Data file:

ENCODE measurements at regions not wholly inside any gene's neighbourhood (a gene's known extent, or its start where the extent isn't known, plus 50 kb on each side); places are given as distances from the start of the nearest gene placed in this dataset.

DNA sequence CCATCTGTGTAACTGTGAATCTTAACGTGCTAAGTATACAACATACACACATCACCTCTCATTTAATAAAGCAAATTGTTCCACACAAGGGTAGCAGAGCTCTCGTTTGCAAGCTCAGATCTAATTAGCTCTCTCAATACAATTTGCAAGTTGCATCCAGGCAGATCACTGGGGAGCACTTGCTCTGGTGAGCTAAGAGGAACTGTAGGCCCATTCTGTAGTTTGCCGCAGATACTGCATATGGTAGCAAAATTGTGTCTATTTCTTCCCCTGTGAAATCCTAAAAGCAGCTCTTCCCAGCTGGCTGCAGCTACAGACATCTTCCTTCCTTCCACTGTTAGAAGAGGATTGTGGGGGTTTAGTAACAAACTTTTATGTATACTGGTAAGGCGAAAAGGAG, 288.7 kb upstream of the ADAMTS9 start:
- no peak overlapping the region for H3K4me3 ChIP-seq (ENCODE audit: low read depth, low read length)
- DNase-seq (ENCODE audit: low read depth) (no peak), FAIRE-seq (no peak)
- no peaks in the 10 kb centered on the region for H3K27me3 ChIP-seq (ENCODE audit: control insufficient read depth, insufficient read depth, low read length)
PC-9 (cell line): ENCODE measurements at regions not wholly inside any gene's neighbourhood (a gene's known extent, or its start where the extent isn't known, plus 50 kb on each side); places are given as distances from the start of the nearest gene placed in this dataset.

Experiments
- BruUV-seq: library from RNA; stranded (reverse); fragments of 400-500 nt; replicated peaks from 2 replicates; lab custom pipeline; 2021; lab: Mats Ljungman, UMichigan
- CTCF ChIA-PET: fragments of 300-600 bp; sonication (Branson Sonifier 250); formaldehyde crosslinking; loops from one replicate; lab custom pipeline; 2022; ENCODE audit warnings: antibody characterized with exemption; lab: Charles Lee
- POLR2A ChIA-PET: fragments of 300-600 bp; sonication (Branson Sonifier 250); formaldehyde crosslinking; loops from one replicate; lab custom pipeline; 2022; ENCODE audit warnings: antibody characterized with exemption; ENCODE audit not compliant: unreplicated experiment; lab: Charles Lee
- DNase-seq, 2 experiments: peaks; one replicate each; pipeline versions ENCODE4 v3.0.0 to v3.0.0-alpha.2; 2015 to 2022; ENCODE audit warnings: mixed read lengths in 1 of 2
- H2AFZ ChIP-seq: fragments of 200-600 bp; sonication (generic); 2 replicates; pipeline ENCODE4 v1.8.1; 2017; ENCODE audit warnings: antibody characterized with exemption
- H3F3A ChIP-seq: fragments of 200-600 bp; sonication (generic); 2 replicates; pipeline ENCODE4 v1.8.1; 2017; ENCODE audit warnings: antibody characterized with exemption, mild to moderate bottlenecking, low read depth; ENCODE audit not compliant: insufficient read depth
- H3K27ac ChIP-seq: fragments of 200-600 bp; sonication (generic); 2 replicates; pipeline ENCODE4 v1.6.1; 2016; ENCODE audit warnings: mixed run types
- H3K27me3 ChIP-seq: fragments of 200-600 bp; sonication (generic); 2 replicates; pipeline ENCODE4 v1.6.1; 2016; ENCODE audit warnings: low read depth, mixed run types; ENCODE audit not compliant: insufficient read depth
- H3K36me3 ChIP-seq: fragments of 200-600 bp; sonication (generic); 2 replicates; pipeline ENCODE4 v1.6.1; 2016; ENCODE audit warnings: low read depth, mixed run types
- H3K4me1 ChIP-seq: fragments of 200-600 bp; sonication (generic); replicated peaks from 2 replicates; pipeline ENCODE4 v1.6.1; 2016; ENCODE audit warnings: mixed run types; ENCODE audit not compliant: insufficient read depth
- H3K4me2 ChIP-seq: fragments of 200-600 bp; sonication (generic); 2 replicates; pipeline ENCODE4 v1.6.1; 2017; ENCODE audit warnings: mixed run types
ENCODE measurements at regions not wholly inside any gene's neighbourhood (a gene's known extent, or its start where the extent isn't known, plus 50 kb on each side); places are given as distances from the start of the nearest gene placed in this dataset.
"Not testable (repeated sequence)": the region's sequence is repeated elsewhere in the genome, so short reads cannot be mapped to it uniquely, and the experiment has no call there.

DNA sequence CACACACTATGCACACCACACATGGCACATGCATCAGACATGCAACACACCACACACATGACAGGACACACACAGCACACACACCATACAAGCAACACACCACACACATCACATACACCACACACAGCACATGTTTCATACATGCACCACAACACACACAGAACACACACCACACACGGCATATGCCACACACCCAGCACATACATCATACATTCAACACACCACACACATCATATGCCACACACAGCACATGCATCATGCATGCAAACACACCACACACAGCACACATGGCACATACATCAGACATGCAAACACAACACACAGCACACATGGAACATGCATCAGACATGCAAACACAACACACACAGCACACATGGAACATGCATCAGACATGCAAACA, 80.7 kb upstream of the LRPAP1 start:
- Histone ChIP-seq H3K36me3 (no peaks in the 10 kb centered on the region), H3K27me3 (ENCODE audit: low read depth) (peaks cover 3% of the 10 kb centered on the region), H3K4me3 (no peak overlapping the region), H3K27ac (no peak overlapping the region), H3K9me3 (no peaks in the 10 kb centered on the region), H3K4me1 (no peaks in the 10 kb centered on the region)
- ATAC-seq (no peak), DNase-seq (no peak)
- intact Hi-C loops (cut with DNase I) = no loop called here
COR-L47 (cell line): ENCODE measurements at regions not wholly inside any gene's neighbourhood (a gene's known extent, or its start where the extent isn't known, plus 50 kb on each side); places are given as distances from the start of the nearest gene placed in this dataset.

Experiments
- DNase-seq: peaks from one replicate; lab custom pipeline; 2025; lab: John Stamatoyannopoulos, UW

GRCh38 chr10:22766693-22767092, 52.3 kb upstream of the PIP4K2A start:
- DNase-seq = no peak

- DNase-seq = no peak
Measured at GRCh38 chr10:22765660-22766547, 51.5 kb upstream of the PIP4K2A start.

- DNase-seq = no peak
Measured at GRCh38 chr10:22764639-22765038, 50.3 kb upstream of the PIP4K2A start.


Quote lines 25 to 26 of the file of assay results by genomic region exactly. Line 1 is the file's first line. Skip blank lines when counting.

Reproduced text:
COR-L47 (cell line): ENCODE measurements at regions not wholly inside any gene's neighbourhood (a gene's known extent, or its start where the extent isn't known, plus 50 kb on each side); places are given as distances from the start of the nearest gene placed in this dataset.

Experiments